Having won Best Feature and Best Ensemble Performance at the Gotham Awards last night, Debra Granik's Winter's Bone now scores seven nominations for this year's Film Independent Spirit Awards, to be presented on February 26 — which is, of course, as tradition would have it, the night before the Oscars. Those seven: Best Feature, Director, Screenplay (Granik), Female Lead (Jennifer Lawrence), Supporting Male (John Hawkes), Supporting Female (Dale Dickey, pictured above) and Cinematography (Michael McDonough). IndieWIRE's Peter Knegt has the full list of all nominees.
Back to the Gothams and those who've won them. Best Documentary's gone to Laura Poitras's The Oath, which, by the way, didn't make the Academy's shortlist. Breakthrough Director: Kevin Asch for Holy Rollers. Breakthrough Actor: Ronald Bronstein for Daddy Longlegs. Best Film Not Playing at a Theater Near You: Mike Ott's Littlerock. And the Festival Genius Audience Award: Davis Guggenheim's Waiting for "Superman". IndieWIRE's Peter Knegt pretty much live-blogged the whole evening; Patricia Clarkson and Stanley Tucci evidently made for a classy pair of hosts. In the New York Times, Melena Ryzik notes that "this year tribute awards were handed out to the director Darren Aronofsky, the Focus Features CEO James Schamus [the subject of a longish profile by Carlo Rotella for the NYT Magazine], Robert Duvall and Hilary Swank."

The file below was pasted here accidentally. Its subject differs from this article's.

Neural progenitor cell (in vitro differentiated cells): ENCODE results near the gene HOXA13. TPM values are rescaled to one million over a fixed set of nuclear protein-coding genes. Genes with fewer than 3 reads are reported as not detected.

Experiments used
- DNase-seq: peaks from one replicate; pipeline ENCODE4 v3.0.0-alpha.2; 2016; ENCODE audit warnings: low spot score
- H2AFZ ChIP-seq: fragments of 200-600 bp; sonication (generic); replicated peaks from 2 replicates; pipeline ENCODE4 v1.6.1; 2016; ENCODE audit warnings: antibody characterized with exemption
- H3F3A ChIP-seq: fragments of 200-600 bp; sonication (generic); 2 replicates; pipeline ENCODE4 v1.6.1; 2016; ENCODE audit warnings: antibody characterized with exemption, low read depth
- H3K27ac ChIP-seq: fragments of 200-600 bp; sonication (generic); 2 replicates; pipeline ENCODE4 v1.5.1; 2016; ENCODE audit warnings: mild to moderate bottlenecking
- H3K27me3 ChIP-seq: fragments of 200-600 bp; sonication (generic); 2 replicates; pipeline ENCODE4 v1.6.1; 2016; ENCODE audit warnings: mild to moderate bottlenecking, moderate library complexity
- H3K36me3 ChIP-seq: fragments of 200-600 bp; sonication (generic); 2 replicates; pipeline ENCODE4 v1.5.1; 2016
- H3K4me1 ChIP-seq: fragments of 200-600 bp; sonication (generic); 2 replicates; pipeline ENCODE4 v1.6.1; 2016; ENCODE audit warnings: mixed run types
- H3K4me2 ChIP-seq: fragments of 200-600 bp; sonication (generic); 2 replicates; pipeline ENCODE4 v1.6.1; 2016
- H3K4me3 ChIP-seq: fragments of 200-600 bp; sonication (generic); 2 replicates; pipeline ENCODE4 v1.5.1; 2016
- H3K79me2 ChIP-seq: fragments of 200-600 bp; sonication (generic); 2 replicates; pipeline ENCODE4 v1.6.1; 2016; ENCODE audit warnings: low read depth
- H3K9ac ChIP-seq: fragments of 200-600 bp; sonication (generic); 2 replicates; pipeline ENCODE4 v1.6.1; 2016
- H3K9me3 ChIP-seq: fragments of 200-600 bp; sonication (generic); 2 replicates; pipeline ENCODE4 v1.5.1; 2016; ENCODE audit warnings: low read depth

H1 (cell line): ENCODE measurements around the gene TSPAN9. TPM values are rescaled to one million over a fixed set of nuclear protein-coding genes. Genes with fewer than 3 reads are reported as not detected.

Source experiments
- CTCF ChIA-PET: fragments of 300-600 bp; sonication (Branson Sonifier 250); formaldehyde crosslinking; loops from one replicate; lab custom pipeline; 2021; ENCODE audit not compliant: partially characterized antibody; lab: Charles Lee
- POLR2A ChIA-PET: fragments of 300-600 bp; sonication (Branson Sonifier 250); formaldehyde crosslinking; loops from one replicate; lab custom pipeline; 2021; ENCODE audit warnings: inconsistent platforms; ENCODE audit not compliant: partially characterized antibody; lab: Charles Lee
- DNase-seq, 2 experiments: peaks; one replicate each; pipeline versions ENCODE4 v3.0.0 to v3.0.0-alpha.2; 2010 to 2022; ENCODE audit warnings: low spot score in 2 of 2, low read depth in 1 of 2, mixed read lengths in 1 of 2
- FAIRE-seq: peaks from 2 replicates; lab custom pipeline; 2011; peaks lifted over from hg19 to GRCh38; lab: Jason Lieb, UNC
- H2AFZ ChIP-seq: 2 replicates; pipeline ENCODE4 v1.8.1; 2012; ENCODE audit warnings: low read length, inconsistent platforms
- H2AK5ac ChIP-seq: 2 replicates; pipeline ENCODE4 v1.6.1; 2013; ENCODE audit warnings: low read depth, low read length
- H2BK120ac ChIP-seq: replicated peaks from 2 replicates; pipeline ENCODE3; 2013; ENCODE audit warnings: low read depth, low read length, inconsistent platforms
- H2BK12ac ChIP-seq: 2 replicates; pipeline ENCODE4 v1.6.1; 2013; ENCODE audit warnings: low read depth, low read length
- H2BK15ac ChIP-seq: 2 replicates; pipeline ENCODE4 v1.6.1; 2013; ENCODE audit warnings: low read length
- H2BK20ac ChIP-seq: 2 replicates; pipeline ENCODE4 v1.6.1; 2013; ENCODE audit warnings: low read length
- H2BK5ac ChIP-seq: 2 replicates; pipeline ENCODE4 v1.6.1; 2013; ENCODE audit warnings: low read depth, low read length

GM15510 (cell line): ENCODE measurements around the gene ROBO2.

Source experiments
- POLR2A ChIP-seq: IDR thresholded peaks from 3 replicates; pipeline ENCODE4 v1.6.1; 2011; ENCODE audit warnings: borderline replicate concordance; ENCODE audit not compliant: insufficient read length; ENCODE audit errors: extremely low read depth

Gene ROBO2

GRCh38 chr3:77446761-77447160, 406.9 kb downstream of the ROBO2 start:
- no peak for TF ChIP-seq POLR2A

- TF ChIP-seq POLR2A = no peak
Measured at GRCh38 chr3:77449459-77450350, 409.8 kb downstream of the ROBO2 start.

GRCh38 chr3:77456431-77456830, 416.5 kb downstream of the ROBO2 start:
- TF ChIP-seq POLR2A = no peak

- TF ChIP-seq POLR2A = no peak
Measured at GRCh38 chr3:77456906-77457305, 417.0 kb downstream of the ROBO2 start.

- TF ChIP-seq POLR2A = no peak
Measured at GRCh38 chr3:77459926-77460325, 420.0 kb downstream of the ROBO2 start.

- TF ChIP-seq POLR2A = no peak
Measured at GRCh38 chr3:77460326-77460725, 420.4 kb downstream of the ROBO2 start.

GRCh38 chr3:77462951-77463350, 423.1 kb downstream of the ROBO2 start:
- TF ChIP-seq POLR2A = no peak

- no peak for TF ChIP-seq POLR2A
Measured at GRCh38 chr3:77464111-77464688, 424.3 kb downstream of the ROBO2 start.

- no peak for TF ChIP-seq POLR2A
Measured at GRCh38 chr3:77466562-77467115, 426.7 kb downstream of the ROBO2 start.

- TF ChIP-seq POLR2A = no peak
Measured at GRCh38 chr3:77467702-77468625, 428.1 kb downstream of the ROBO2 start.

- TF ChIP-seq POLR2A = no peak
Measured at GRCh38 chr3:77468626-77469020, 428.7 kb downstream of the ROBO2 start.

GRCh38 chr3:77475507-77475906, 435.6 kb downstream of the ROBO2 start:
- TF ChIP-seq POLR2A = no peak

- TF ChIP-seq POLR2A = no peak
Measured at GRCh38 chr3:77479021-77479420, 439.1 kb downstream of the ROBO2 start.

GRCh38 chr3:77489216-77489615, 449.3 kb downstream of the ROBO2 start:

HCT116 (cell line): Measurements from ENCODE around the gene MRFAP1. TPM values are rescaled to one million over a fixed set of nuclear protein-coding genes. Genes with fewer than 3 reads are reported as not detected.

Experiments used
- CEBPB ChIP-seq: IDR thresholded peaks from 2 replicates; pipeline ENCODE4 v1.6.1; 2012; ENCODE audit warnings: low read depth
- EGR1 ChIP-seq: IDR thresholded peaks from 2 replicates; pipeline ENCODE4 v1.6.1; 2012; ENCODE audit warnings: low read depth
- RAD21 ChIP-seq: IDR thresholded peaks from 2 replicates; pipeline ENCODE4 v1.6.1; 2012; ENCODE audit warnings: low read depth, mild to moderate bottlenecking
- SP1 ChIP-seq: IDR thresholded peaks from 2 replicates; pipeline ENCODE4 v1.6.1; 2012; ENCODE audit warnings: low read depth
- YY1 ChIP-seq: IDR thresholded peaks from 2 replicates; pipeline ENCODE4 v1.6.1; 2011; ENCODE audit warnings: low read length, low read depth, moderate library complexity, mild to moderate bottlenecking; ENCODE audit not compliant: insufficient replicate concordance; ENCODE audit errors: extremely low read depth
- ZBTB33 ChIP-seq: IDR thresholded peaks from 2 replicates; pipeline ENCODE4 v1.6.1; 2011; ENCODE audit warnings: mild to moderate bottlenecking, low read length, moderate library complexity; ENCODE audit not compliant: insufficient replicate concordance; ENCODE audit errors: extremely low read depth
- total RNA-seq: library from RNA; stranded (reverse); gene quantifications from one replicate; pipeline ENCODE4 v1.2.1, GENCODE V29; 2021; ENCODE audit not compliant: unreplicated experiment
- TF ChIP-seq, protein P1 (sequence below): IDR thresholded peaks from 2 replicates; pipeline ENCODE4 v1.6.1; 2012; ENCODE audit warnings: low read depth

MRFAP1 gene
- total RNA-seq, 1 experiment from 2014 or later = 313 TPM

Nobuteru Uchida's Love Addiction has taken the top prize in this year's TOKYO FILMeX Competition. The jury, chaired by the Berlinale's Forum founder Ulrich Gregor (the other members: filmmakers Apichatpong Weerasethakul and Ning Ying, screenwriter Akane Shiratori and Hong Kong International Film Festival artistic director Li Cheuk-To): "This film develops a psychological drama through cinematic means to an extraordinary level of dramatic intensity. The use of the camera is especially remarkable just as the play of the actors. The jury also underlines the achievement to make a film of great power of expression with very limited financial means." And here's a list of the other award-winners; meanwhile, Chris MaGee wraps his coverage of the event at Toronto J-Film Pow-Wow.
"A journey through the bleak winter landscape of Tierra Del Fuego, Lisandro Alonso's fourth feature Liverpool is part road movie and part enigmatic character piece," writes Sean Axmaker, reviewing the new Kino International release. "A sailor (Juan Fernández, a non-actor that Alonso met while scouting the area and developing the script) jumps ship when his freighter docks at the frozen port of the icy southern tip of Argentina and heads inland... The beauty is in the way Alonso observes his characters moving through space and time and measures the beats between the action."